The dark side of protraying the clown prince of crime
The Joker is a dark and unstable character that has no limits to his depravity. To portray a disturbed and unbalanced murderer do you have to remove your own conscious and explore an unthinkable side to your personality you never wanted to acknowledge before or even knew existed?
With Jared Leto’s portrayal of the mindless jokester ready to hit theatres in August with Suicide Squad, how did the Thirty Seconds to Mars singer get into the state of mind to portray a psychopathic clown who relishes in the pain and suffering of others?
Based solely on the trailers, it’s abundantly clear that Leto’s take on the character will remain the sadistic and flamboyant character that we have come to expect, complete with all new tattoos and metal teeth. And just like Heath Ledger before him, Jared’s erratic behaviour and antics raised the eyebrows of a few of his colleagues, such as sending his co-stars used condoms while on set: “I did a lot of things to create dynamic, to create an element of surprise, a spontaneity and to really break down any kind of walls that may be there. The Joker is somebody who doesn’t really respect things like personal space or boundaries.”
Adam Beach, who plays Slipknot in the highly anticipated action flick, recalled how Leto gave one cast member ‘’a nice love letter with a black box with a live rat in it” According to Beach other disturbing gifts received by cast members from Leto included bullets, anal beads and a carcass of a dead hog with a video message. “The video he showed is in character. It blew our minds away. Then we realised that day, this is real.” Beach explained.
The Academy Award winning actor is known for his realistic approach when it comes to playing different characters and he has proved it before while playing a transgender woman in the film Dallas Buyers Club. However, he thinks the Joker is not someone who can exist in reality. Hence, he had to read literature on shamanism to get into the character.
Leto stated: “He became a real person. I don’t know if person is the right word. I think the Joker lives in between reality and another plane. Kind of a shaman in a way. It’s a very intoxicating role to take on. You have permission to break rules and to challenge yourself and anyone around you in a really unique way.”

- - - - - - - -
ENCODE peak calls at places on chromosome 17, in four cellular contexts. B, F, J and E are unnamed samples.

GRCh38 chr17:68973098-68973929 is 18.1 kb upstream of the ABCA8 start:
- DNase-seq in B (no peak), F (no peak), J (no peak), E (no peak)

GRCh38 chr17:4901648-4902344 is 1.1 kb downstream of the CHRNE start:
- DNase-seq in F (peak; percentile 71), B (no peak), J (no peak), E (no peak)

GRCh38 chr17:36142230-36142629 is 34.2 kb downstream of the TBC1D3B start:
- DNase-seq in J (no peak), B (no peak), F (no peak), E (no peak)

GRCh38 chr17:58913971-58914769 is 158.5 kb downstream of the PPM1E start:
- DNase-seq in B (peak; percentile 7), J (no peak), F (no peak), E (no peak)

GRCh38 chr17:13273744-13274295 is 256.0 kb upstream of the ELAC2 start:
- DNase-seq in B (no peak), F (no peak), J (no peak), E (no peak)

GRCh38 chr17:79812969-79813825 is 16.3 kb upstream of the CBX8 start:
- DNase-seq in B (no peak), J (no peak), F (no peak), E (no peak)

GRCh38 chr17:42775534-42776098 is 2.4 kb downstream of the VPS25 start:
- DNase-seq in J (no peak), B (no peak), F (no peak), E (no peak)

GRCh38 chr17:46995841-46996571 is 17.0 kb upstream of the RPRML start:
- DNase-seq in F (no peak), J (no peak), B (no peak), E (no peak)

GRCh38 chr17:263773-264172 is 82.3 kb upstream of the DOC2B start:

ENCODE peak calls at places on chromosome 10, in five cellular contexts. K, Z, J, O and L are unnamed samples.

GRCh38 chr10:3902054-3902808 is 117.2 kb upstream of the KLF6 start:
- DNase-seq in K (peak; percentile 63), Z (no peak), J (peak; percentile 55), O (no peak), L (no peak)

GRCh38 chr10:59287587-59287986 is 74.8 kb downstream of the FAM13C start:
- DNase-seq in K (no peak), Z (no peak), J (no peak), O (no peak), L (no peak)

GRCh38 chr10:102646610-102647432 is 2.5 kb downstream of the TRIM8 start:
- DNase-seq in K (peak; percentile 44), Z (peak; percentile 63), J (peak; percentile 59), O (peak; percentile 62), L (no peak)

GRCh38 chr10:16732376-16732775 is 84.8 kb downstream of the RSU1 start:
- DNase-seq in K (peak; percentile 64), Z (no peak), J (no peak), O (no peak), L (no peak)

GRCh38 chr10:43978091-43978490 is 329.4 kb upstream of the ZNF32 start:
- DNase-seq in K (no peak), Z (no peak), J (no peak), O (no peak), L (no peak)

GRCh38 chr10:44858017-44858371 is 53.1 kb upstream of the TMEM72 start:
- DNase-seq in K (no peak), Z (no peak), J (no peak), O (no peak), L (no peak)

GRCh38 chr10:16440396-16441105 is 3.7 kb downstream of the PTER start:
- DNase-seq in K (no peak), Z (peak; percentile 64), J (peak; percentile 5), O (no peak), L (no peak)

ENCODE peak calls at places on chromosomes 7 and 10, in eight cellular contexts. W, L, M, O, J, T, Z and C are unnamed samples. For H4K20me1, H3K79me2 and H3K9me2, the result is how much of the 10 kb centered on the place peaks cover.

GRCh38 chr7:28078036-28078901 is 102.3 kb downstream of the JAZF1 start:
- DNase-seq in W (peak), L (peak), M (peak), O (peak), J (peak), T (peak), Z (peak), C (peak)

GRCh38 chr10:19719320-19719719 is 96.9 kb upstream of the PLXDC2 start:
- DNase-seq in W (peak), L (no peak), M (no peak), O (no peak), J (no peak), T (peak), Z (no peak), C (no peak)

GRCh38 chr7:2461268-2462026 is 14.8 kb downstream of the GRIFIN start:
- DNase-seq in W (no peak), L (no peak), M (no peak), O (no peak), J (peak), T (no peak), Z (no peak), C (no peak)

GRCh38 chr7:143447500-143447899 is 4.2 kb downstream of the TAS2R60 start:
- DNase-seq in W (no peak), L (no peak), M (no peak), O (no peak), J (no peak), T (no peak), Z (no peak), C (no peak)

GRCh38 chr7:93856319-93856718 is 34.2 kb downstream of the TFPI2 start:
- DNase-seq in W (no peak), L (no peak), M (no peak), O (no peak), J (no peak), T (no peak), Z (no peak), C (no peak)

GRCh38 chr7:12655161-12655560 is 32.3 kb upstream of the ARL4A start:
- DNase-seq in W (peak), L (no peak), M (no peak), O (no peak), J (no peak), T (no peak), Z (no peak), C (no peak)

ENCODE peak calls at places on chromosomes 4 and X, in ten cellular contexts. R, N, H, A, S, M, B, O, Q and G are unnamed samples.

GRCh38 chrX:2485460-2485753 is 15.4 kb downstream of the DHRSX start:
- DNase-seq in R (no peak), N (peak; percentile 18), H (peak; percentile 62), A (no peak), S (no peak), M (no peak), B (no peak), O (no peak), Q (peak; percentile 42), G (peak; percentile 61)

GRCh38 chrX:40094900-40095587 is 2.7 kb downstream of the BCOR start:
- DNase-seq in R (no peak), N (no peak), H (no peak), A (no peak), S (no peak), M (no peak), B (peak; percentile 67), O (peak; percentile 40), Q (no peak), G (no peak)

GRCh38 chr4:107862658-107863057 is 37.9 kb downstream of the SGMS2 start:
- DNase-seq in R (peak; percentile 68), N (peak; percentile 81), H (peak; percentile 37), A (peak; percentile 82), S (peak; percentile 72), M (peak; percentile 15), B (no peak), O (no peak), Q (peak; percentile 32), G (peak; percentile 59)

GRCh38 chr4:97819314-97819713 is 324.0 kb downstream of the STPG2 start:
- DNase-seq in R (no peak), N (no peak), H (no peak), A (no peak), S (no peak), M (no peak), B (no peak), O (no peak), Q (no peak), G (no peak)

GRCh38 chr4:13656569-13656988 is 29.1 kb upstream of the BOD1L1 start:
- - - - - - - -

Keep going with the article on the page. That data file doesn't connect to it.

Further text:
“The Joker is fantastic because there are no rules. The Joker operates from instinct,” Leto spoke of the artistic freedom of portraying someone so carefree yet devious, “I knew I had to be committed as much as possible. I had to be committed beyond belief. And I did what I needed to do to deliver the best I possibly could,” he added.
And finally in a fitting tribute to the men who played the part before him, Leto was quoted as saying that jack Nicholson and Heath Ledger would “approve” of his performance. Leto continued: “We walked in a completely new direction. I think we knew that we had to do that. It was important to do that. When the Joker has been done and done so well, it gives you a bit of an indication of where you shouldn’t go. There’s a bit of a map there. That’s the good part about it.”
Leto ended by saying: “Joker has been written about in pop culture for 75 years. I’m just the latest in the long list of people who have redefined and reinvented this character. The actors, the voice actors, the television series, the writers, the artists and the fans. People have taken the Joker and reinvented and redefined for 75 years. It is really special to be asked to do that.”
Is the curse of the Joker simply superstition and coincidence or is it something more deep rooted? Is there emotional attachment from playing someone so tangled and elaborate? What are the psychology effects of having gone to the darkened planes of the mind of a grinning homicidal manic? To play the part of a deranged killer one moment and go home to your wife and children in the evening, surly the erratic behaviour of pretending to be a smiling lunatic must mentally be exhausting. To then kiss your wife goodnight and wipe away the white makeup before tucking into bed for the night must be a difficult translation, even for a professional actor. From insane to mundane in a blink of an eye. How can you go back to being normal when you have travelled to the edge of insanity and back?
The joker in a pack of cards is different from everyone else. He’s not a club, diamond, heart, or spade. He’s not an eight or a nine, a king or a jack. He is an outsider. He is placed in the same pack as the other cards, but he doesn’t belong there. Therefore, he can be removed without anybody missing him. But what if you have ventured too far into the darkness to ever truly escape the shadows? He who laughs last laughs seems to laugh the loudest.